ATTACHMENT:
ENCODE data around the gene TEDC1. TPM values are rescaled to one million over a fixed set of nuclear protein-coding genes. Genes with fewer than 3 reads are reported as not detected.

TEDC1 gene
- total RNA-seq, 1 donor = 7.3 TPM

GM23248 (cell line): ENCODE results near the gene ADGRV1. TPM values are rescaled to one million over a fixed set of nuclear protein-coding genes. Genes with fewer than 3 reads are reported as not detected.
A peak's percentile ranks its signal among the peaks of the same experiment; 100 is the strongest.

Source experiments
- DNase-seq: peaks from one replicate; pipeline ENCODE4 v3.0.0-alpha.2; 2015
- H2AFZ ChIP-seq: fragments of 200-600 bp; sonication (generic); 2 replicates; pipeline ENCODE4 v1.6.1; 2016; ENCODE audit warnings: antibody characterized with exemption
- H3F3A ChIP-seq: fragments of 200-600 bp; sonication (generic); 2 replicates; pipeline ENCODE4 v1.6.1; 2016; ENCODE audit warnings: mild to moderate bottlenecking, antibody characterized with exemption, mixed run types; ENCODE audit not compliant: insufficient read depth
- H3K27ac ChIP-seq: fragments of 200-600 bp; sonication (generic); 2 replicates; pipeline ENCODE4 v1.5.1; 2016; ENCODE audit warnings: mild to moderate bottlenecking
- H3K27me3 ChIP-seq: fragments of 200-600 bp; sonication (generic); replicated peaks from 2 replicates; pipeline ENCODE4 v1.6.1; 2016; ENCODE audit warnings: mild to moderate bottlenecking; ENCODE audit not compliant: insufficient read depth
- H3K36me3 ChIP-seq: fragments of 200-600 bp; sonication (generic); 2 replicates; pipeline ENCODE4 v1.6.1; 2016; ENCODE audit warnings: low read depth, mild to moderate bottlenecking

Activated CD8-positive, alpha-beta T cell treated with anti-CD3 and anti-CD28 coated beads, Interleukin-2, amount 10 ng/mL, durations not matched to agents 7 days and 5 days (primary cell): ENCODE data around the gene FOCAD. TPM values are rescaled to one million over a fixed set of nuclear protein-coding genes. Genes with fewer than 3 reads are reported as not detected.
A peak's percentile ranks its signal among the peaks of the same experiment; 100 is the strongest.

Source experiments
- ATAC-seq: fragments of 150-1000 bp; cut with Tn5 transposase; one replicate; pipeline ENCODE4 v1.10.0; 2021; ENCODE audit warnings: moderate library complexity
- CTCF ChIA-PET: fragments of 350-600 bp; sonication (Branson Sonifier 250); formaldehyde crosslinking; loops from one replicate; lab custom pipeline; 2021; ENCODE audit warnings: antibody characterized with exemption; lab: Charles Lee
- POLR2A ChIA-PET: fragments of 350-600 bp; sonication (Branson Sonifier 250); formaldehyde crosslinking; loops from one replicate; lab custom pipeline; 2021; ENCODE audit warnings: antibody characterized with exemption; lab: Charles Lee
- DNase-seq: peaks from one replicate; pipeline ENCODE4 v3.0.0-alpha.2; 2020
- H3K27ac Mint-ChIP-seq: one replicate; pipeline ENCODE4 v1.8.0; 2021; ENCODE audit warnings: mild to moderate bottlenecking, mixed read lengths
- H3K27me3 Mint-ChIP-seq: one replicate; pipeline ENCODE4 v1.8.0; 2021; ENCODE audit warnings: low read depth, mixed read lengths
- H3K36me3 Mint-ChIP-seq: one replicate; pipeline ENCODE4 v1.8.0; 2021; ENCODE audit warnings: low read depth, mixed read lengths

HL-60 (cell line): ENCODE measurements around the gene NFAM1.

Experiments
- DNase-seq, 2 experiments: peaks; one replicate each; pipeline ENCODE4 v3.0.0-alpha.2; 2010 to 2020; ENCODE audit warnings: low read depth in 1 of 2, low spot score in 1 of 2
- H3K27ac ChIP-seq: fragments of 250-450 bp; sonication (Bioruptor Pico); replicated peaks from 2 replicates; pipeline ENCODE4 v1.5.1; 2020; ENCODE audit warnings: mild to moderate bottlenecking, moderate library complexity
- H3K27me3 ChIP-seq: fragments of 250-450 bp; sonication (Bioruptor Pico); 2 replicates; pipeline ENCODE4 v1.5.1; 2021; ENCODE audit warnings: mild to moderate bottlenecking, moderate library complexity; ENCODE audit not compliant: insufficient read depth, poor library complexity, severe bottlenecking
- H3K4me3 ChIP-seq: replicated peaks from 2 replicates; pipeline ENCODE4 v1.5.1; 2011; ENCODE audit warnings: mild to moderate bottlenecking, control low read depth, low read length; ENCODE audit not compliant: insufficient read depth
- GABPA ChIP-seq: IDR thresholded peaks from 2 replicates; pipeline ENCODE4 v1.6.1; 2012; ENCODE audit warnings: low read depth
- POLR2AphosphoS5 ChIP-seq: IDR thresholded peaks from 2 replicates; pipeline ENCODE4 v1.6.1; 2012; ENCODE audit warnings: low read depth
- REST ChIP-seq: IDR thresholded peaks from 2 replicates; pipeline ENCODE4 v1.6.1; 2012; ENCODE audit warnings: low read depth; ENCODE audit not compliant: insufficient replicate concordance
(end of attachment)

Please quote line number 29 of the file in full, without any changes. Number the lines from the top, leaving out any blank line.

- GABPA ChIP-seq: IDR thresholded peaks from 2 replicates; pipeline ENCODE4 v1.6.1; 2012; ENCODE audit warnings: low read depth